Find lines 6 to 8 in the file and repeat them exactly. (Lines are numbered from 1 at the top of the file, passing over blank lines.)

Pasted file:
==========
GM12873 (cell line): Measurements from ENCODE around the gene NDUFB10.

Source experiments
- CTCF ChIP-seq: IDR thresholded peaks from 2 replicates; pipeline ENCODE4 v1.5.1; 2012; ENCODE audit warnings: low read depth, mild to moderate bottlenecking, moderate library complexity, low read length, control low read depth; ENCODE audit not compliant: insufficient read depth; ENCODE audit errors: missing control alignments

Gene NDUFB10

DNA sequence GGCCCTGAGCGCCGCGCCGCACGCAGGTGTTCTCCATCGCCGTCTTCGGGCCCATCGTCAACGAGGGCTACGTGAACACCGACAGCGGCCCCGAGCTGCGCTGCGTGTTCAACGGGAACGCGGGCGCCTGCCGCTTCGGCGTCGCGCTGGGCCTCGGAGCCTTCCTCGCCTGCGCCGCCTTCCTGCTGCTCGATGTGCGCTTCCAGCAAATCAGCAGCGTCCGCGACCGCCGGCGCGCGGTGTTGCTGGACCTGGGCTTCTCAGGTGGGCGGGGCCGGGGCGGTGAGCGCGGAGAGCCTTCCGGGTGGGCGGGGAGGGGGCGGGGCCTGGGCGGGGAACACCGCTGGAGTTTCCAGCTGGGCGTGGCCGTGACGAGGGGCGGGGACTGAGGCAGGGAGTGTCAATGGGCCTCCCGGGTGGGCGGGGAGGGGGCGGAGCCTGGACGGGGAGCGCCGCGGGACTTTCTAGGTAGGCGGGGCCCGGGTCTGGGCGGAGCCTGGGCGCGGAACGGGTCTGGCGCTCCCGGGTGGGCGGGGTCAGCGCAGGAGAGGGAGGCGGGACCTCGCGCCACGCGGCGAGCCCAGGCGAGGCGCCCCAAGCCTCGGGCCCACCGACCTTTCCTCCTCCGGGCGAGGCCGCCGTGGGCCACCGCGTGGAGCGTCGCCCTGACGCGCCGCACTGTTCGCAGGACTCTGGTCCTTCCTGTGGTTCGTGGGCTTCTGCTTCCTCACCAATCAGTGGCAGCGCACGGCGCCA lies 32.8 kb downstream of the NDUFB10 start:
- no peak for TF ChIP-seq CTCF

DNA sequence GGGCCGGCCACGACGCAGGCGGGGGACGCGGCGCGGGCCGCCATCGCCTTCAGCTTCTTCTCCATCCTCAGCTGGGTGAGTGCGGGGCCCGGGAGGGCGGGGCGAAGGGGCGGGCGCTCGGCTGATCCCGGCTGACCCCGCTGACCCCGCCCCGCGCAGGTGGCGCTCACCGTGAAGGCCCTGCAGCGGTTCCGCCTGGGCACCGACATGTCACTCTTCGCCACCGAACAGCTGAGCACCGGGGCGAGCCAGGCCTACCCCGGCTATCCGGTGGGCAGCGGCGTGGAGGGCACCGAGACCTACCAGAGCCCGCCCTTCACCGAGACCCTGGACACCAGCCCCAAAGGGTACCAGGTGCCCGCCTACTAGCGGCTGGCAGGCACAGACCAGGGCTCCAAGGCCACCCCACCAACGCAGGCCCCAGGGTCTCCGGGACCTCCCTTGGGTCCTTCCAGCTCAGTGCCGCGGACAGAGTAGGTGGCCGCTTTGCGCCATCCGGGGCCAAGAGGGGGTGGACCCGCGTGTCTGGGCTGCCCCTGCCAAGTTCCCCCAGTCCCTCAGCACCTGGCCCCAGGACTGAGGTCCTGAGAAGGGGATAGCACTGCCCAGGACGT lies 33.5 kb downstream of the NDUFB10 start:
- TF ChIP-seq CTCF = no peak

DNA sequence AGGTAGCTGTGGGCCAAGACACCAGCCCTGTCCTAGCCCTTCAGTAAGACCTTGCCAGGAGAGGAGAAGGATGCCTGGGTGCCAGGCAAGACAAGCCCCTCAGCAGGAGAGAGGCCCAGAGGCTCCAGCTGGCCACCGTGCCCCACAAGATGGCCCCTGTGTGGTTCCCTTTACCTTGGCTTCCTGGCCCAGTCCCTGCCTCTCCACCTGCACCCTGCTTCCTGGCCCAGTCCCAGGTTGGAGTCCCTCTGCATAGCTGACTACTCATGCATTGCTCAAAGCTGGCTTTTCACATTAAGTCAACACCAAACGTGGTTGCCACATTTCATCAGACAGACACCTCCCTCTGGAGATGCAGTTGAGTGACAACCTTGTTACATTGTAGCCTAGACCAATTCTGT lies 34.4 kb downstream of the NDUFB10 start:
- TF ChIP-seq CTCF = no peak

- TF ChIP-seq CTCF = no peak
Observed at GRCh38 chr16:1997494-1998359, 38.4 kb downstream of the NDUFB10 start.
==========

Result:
- no peak for TF ChIP-seq CTCF

DNA sequence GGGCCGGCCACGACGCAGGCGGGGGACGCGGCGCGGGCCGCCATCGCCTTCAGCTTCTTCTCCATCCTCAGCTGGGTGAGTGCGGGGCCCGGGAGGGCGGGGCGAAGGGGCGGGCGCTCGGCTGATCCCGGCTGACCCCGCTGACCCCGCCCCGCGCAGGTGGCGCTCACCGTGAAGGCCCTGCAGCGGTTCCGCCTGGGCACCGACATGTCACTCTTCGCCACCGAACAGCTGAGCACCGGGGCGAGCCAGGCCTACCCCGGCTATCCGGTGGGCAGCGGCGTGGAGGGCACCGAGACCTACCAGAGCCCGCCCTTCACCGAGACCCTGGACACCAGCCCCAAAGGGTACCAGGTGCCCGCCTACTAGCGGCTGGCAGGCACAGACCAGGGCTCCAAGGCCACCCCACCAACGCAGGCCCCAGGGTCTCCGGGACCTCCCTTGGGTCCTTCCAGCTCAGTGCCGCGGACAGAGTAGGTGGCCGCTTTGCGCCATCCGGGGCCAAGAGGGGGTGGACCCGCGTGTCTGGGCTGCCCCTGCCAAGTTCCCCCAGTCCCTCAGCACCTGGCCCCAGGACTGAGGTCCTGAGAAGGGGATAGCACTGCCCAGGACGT lies 33.5 kb downstream of the NDUFB10 start:
- TF ChIP-seq CTCF = no peak